2. Anon256 says:

    How much would system-wide single-person train operation save?

    • Marc Shepherd says:

      It would save a lot, but most lines are not configured to run that way. On the lines where it is possible, it should absolutely be done. Naturally, it won’t.

  3. drosejr says:

    If Johnson doesn’t think city residents are allowed to have a means of figuring out when the next train or bus is coming, like London and many other transport systems have had for years, perhaps his constituents in the North Shore of Long Island could wait a few more years for East Side Access to be completed. Countdown clocks for the many millions who travel by bus and subway each day are a drop in the bucket compared to the billions being thrown at the ~250,000 LIRR commuters, only some of whom will actually end up going to Grand Central.
    This is what passes for leadership in the State Senate – don’t to look to us for basic needs, we would rather make sure our voters continue to fund $100k pensions for life for a bloated state government.

    • The more I think about it, the more outraged I am. Sen. Johnson sounds like a typical suburban Luddite. Screw him.

      • AK says:

        I’m gonna disagree with the venom being thrown his way, in part. Comparing East Side Access– a structural benefit to transit– with countdown clocks, is absurd. Obviously, I wish more funds went to transit and I clearly think countdown clocks are useful and should be in any modern system. BUT, given political realities, I think the MTA would be well-advised to cut down on funds for things like count-down clocks, which are seen (for better or worse) by suburbanites and rural voters as luxuries, in exchange for additional funds for capital campaigns.

        Remember, all Johnson said was, ““It seems a little bit like a luxury.” That’s not THAT outrageous, and clearly Johnson’s constituents feel similarly. I guess I wouldn’t expect SAS readers to be at all sympathetic to his position, but I’d only ask that we consider the real politik of the situation and ways to appeal to suburban/rural voters before branding them luddities…

        • I doubt Johnson’s constituents feel that way, and even if they do, I’m inclined to give them no credit. We’re talking about a subway system that serves New York City and drives its economy in a major way. We need an updated system for the 21st Century.

          • AK says:

            “Need” is a relevant term, Ben. The need for a 21st century subway system must do battle with other “needs” in the political arena. I think Jonson’s constituents DO feel that way and, moreover, I think many non-NYCers feel that the City pooh-poohs Upstate/rural interests consistently. Instead of accusing these people of being dumb, backward, etc., we should try to explain (a) how NYC is actually underfunded, (b) how a modern subway system will IMPROVE the City (and in turn the State’s) fiscal forecast, and (c) why transit spending is a particularly efficient use of public funds. Its a political game, and transit advocates should learn how to play it more effectively.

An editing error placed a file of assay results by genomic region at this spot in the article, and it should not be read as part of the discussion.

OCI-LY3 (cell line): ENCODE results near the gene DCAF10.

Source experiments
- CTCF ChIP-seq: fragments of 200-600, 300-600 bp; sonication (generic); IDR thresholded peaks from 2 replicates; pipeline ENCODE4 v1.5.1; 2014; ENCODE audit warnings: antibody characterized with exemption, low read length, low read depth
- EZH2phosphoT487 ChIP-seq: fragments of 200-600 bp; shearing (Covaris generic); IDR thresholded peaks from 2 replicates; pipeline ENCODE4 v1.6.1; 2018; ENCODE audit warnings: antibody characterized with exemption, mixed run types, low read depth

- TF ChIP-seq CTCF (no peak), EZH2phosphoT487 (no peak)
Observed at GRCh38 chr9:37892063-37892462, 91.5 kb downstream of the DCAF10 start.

• I don’t think the latter half of your comment is wrong. There is a lack of good political mobility among transit advocates, and I’ve explored that in the past.

              But let me offer up something a rebuttal to Johnson’s constituents. He represents residents in North Hempstead in Nassau County. It butts up against Queens and enjoys service along the Port Washington, Port Jefferson and Oyster Bay branches of the LIRR. He represents a very high number of commuters, and if he were guarding the interests of his constituents, he would be focusing far more on transit funding than he is. As drosejr noted, he’ll enjoy the benefits of the East Side Access project but has continually rejected transit opportunities for his area. Simply put, he is the wrong man for the job and has a powerful voice Capital Program Review Board when he shouldn’t enjoy that position.

  4. SEAN says:

    Tipical suburban mindset.

  5. John says:

    Strictly speaking, they are luxuries, for the very reasons he stated: the lines have gone on for this long without them. They would be useful, and I think they should happen, but they’re not necessary in the same way expansion projects like SAS or ESA are.

    • Alon Levy says:

      The lines have also gone on without SAS and ESA. Crowding levels on the Lex lines are high by American standards, but not by Asian ones. Both SAS and countdown clocks are extra benefits.

  6. Think twice says:

    There were “Craig Johnsons” who said that switching from tokens to Metrocards was unnecessary and that a free bus-to-subway transfer was just a luxury to a city perfectly used to paying two fares or driving to or dropping off at the station by car for generations.

    Countdown clocks, smart cards, interior & exterior cameras, email & text alerts, underground cell-phone & (dare I say it) free Wi-Fi reception, and all the rest will encourage more and more to ditch the car and incorporate the bus and train to daily life.